Heading out, I almost immediately began climbing into the cloud deck. Mostly forested, and I had no idea if there were views from the open areas or not. I took quite a maze of trails up to the crest, pretty much monotonically climbing at a persistent, steep grade. I started around 6400ft and was going up to nearly 10,000ft. Nothing like a stiff 3500ft climb for breakfast. I hit tails like RTS, UOP, Robs and Ridge Connector.
It took nearly 2hrs of continuous climbing to reach the ridge. I had an hour in there where I didn't encounter another soul. Just before reaching Desolation Lake, I met another rider coming down and asked if he still thought it was ok to traverse the ridge. He said sure, rain would start after 1pm. I went for it. Near the high point, I met many other riders going the opposite way. I think they were all shuttling, parking at Guardsman Pass, then bombing back down on Mill Creek Trail on SLC side of the crest. Mill Creek is open to riding only on even days, and Saturday was the 14th. I got funny looks when I told them where I had started from.
There were a few brief moments where the clouds opened just enough to see some of the nearby mountains. That was sweet. The ridgeline was dry for the most part, while some of the loamy, shady areas of the climb were tacky and a tad greasy in a couple spots.
I managed the clear the ridge staying dry. Plan next was to bomb down to pick up the beginning of Mid Mountain Trail, another premier XC trail at Park City. It contours at 8000ft for something like 15 miles. I was really looking forward to a fast, flowy cruise with a 2000ft plummet at the end back to the hotel. The problem was, the sky turned dark, the rain started, and the temperature plummeted. Thunder too. So glad I wasn't on the ridge. No doubt some of those I saw just heading up got caught up there in that. My problem was I was the furthest point out from my car. Shall I just bomb down one of the ski area service roads and head back on pavement? I wasn't sure I even knew how to do that. I thought maybe the rain would just be brief, as I saw blue sky very close by in direction I was heading. I decided to cut several miles out of loop and short-cut to Mid Mountain trail just below me.
Of course, chasing the patch of blue sky was like chasing that pot of gold at the end of a rainbow. I never rode out from under the rain. The trail held water nicely. I had a continuous stream flying into my face and up my back side. The soil has a lot of structure to it, so it never got soft and muddy. It just made a wicked mess of bike and body. A Goretex shell was enough to keep me from going hypothermic, as the contouring trail had a surprising amount of up and down to it. Interestingly, I passed a terrain park area where the lifts were still running. There were a huge number of downhill oriented bikes strewn about at this mid-slope lodge.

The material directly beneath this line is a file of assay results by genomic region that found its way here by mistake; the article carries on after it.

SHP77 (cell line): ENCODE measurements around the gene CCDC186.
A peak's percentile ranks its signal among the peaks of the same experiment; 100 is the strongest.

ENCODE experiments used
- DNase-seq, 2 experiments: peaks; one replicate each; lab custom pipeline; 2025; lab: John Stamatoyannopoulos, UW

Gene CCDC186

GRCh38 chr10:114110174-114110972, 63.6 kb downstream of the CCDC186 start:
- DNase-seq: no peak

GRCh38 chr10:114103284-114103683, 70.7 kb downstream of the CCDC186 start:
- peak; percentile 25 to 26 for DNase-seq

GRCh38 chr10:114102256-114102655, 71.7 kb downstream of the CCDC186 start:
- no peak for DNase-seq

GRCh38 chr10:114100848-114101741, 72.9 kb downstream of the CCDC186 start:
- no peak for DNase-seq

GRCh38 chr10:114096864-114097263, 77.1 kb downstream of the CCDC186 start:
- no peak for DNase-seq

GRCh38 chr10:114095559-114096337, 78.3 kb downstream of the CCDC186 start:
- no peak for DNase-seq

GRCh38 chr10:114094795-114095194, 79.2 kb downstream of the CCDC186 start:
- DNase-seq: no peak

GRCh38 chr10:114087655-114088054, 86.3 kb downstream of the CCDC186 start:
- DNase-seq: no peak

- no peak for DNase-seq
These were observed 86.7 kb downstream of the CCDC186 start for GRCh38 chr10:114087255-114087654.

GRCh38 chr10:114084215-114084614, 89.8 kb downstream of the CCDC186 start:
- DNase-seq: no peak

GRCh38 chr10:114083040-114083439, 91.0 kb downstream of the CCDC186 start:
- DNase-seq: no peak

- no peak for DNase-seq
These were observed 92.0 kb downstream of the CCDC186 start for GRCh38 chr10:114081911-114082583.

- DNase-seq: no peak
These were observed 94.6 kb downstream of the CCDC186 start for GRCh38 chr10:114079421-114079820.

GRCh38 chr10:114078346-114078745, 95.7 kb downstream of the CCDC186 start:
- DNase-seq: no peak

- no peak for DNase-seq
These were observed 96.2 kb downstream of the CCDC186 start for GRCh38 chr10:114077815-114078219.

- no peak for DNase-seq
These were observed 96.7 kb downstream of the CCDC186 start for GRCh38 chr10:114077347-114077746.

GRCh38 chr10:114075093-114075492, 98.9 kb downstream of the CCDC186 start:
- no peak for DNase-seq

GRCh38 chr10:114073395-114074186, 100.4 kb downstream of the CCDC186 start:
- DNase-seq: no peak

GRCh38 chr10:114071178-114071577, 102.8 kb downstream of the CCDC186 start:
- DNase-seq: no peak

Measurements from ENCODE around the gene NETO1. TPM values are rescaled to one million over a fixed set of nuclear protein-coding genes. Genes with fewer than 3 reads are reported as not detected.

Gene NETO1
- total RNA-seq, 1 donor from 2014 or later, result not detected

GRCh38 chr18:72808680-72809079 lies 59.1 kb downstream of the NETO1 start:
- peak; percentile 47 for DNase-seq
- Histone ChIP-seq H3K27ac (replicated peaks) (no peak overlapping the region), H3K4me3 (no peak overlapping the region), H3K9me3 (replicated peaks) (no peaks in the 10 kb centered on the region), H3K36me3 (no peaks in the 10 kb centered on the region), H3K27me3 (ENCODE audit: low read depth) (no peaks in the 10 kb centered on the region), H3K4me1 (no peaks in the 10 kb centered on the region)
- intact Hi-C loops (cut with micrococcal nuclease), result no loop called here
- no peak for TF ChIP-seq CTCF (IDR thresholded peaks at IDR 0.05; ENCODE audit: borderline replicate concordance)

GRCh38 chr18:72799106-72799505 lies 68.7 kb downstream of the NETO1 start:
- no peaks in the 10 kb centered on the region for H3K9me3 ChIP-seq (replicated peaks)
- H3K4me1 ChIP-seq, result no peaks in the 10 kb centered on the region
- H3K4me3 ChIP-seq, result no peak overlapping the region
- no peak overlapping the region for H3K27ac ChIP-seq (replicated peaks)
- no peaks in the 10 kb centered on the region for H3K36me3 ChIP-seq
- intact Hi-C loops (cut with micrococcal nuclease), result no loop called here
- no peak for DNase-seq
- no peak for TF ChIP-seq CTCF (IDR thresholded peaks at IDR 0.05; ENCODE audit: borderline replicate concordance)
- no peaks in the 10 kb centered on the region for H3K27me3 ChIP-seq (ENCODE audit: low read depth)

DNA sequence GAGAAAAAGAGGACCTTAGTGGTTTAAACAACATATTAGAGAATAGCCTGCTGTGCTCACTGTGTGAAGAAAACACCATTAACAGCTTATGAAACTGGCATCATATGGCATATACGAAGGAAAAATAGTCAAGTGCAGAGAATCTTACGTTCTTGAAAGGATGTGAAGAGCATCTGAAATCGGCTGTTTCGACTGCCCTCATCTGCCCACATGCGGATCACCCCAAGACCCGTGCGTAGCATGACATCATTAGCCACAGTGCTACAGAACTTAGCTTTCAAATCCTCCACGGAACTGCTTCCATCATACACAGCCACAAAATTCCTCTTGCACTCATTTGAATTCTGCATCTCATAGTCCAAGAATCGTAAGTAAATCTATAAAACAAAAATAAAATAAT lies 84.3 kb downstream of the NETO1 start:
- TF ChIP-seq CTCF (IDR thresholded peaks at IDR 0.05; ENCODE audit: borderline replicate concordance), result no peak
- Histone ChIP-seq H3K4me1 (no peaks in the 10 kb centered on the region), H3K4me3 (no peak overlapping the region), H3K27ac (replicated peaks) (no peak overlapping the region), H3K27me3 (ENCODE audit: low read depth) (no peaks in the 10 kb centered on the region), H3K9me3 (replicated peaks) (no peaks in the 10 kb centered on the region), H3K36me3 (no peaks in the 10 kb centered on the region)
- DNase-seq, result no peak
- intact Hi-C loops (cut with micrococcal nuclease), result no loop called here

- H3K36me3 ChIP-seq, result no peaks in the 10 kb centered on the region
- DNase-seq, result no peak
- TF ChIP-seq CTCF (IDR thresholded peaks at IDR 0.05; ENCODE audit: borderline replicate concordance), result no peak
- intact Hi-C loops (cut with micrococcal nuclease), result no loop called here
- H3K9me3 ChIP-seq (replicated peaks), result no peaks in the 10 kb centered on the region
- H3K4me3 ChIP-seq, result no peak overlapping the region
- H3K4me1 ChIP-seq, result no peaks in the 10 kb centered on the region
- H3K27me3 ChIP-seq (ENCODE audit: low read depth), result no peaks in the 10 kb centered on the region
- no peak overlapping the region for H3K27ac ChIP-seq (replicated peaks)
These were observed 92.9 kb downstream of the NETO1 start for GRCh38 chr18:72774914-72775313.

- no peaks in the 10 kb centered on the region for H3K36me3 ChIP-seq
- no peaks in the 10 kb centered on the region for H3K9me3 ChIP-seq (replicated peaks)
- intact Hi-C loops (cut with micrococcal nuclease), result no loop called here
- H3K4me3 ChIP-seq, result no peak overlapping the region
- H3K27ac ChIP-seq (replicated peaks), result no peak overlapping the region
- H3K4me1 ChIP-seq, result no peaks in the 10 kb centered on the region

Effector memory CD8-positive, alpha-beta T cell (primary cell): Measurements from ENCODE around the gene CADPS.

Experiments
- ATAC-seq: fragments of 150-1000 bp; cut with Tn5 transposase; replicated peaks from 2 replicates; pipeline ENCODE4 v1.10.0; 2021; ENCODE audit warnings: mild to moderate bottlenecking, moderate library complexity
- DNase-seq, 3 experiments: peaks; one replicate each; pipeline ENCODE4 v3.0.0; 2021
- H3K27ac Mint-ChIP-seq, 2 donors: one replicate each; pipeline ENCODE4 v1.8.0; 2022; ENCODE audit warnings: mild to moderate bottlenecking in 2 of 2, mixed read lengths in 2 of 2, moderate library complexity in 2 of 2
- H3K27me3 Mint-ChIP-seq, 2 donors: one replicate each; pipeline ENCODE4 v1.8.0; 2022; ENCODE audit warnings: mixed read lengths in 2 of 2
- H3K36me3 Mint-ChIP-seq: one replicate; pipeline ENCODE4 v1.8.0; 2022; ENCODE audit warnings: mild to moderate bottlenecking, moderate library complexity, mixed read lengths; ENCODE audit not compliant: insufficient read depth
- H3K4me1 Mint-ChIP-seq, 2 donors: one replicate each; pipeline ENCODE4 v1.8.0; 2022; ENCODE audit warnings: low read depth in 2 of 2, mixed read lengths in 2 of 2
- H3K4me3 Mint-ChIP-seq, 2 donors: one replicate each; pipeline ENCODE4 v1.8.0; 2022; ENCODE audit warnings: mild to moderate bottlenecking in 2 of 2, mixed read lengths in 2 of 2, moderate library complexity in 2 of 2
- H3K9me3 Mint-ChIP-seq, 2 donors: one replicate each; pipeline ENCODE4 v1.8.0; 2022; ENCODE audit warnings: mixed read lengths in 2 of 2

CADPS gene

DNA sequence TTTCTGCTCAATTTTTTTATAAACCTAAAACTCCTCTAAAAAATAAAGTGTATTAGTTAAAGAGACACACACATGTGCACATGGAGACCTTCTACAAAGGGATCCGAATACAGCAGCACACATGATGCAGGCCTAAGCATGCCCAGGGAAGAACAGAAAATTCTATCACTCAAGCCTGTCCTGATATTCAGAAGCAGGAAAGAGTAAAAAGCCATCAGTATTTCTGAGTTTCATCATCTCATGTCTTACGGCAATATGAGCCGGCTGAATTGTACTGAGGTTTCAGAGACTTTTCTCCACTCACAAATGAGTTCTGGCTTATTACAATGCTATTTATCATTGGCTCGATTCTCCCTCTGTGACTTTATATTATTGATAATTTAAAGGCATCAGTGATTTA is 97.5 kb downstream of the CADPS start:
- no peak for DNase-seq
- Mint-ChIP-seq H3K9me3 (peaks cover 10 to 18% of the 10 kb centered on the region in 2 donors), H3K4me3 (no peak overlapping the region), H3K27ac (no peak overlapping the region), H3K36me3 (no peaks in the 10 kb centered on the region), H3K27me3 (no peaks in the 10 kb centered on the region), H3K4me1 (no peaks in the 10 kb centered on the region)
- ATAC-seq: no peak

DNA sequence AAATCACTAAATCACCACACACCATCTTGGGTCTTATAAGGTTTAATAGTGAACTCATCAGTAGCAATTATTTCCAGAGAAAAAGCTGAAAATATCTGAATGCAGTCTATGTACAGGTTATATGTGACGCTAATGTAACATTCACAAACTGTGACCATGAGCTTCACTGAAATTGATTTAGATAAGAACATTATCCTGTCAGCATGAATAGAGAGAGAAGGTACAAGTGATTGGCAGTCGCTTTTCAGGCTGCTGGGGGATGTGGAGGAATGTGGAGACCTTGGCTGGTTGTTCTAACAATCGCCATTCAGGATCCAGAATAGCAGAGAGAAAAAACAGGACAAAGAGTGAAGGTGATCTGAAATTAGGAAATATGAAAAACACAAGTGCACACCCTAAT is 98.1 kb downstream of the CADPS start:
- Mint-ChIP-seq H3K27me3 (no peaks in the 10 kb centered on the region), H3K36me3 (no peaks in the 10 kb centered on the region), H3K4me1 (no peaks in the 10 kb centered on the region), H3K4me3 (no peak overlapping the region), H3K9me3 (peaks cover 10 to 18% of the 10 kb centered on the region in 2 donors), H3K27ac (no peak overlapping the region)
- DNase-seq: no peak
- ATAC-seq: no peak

About the time I neared the plummet at the end of Mid Mountain from 8400ft to 6400ft, the rain stopped. I spent almost two hours riding in rain, trashing bike. Things I would have to use again the next day were caked with crud, like Camelbak, shoes, shell and more. I had no chance to clean them, as we had long drive to Jackson, WY that afternoon.
Had the descent not been so greasy, I could easily see a 3500ft drop here being one of the best descents out there for cross-country weenies like myself. I had to be uber cautious though, riding balding Kenda Small Block 8's over lots of shiny rocks. There were several talus fields to cross.
Fortunately, the storm water basin right next to the hotel had ample rain water in it do dunk wash my bike. Hate doing that, for fear of water infiltrating bearings. But the bike had 10 pounds or crud caked on it and no way was I wedging that in between our luggage. We had already checked out of the hotel, so I had to use the lobby rest room to change. Ears, eyes, nostrils, even my butt crack were all packed with mud. This was just as bad as the VT50 a few years back. The band new drivetrain on my Racer-X 26" dualie just lost half its life. I finished with almost 45 miles, 8500ft of climbing on the Garmin in 5.5hrs moving time. This ride took way more out of me than I anticipated. Still got what I wanted out of it, just barely.
I'll leave you with photos from the ride. These are from my crappy Panasonic TS4 all-weather camera. Didn't want to risk the good camera in expected foul weather.
Aspen climbing into the clouds
The gnarliest section of the crest above Desolation Lake. This was hike-a-bike in
direction I was riding it.
Crest trail just visible in open meadow on left side of image
High point just before beginning descent towards Guardsman Pass.
Two other groups hit this point at same time.
Looking south along crest. Sky becoming increasingly unstable.
Apex trail maybe? Just before downpour.
Park City faintly visible below from 8000+ feet on Mid Mountain. I bet views
are great on clear day.
Almost back down to hotel in distance. Figures sky was starting to clear up again.